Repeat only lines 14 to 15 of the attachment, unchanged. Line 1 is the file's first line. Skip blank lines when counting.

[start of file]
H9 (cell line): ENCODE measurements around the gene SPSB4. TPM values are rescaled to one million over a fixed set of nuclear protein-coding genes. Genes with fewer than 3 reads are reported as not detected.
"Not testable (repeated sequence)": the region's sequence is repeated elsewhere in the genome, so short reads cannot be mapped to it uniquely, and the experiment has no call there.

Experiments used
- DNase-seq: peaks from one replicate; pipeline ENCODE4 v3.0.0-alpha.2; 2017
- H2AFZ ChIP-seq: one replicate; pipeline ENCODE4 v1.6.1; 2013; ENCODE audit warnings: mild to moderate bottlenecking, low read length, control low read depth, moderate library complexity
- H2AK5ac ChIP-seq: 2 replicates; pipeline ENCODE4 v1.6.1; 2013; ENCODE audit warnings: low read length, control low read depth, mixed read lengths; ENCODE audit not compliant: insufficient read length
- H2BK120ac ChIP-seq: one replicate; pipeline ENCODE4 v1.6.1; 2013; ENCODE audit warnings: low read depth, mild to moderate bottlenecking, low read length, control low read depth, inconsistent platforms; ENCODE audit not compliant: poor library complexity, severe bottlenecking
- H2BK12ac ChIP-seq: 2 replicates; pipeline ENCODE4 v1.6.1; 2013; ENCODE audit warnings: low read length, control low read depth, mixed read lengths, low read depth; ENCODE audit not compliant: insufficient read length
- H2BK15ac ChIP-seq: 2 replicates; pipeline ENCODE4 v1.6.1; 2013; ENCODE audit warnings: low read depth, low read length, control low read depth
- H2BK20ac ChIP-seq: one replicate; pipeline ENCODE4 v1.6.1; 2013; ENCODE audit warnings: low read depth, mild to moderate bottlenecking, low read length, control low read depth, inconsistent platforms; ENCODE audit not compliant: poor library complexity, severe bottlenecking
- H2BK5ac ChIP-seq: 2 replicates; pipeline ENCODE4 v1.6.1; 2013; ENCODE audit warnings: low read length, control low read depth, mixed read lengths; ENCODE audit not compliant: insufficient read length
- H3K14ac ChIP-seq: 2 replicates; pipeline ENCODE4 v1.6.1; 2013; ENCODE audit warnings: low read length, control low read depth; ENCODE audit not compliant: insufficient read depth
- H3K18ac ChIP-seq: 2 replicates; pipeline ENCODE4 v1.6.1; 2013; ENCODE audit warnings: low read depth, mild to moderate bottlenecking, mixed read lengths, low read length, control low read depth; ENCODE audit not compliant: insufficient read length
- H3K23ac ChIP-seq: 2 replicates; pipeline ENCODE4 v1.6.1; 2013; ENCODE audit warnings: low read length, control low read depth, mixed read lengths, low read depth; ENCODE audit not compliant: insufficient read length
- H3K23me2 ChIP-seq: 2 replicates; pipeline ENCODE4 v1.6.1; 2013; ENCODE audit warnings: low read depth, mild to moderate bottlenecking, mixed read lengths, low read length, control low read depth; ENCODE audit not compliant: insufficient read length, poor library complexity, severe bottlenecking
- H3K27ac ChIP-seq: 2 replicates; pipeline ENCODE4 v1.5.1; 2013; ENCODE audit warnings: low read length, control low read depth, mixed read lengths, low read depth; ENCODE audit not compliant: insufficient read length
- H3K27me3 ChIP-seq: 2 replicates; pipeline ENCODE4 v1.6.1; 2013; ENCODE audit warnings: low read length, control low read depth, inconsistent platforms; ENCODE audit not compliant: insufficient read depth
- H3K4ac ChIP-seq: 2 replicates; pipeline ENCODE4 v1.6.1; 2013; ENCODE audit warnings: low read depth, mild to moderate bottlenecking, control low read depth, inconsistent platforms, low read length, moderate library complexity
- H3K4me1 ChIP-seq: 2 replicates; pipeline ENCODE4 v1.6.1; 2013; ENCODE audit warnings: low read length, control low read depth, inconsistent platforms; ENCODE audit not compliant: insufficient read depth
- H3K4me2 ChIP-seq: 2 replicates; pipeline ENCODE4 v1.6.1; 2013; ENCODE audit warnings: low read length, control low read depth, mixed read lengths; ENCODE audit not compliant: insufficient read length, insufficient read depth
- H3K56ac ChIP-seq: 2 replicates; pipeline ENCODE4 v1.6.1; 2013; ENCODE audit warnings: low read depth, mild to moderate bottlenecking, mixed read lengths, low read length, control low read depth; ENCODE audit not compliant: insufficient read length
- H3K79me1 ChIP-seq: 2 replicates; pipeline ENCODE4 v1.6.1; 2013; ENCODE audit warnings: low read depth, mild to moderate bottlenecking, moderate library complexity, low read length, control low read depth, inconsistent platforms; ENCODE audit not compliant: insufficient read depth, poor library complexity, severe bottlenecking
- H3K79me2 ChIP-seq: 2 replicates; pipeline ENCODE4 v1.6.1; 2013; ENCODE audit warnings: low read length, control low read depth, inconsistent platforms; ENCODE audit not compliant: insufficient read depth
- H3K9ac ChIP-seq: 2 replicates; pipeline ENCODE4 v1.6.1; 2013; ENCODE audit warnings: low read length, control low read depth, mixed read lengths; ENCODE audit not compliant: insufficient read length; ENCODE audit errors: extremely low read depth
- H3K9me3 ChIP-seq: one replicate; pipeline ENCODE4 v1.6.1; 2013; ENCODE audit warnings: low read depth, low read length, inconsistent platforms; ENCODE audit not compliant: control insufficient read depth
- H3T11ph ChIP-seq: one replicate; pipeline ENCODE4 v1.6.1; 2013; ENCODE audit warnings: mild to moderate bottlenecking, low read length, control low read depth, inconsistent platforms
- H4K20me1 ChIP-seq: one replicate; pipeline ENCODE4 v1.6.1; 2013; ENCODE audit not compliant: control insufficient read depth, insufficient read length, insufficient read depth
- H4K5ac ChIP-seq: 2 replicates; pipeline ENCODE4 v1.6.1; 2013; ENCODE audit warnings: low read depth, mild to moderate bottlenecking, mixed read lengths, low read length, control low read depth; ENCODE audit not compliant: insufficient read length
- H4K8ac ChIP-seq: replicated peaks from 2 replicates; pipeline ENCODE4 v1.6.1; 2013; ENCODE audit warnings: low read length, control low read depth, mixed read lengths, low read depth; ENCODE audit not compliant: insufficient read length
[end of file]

- H3K23ac ChIP-seq: 2 replicates; pipeline ENCODE4 v1.6.1; 2013; ENCODE audit warnings: low read length, control low read depth, mixed read lengths, low read depth; ENCODE audit not compliant: insufficient read length
- H3K23me2 ChIP-seq: 2 replicates; pipeline ENCODE4 v1.6.1; 2013; ENCODE audit warnings: low read depth, mild to moderate bottlenecking, mixed read lengths, low read length, control low read depth; ENCODE audit not compliant: insufficient read length, poor library complexity, severe bottlenecking